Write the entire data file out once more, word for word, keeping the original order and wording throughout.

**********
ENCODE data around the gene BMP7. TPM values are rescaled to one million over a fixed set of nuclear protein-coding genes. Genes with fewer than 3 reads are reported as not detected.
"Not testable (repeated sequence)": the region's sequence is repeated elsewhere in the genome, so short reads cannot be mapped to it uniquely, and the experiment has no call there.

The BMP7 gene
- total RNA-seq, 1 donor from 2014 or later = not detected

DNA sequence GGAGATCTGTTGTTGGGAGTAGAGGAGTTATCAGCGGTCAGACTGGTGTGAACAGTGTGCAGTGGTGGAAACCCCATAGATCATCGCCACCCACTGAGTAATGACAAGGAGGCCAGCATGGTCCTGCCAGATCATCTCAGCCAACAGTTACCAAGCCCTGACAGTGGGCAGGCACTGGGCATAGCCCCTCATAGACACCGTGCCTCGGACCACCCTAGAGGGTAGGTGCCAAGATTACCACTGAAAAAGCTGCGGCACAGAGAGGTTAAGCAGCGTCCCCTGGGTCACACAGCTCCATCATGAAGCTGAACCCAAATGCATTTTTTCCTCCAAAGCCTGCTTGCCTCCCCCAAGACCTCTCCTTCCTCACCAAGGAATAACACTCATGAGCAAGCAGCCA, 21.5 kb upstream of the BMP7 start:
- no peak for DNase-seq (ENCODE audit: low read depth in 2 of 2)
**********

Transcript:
ENCODE data around the gene BMP7. TPM values are rescaled to one million over a fixed set of nuclear protein-coding genes. Genes with fewer than 3 reads are reported as not detected.
"Not testable (repeated sequence)": the region's sequence is repeated elsewhere in the genome, so short reads cannot be mapped to it uniquely, and the experiment has no call there.

The BMP7 gene
- total RNA-seq, 1 donor from 2014 or later = not detected

DNA sequence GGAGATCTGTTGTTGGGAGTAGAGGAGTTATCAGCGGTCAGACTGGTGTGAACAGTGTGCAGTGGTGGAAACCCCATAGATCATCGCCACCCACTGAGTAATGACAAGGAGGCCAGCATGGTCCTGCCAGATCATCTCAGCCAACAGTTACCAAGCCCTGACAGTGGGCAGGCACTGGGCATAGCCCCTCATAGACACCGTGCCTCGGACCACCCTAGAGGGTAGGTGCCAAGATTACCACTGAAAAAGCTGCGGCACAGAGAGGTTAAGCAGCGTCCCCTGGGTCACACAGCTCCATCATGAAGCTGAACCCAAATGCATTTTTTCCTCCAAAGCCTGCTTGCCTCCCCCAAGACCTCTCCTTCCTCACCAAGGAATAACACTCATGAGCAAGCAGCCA, 21.5 kb upstream of the BMP7 start:
- no peak for DNase-seq (ENCODE audit: low read depth in 2 of 2)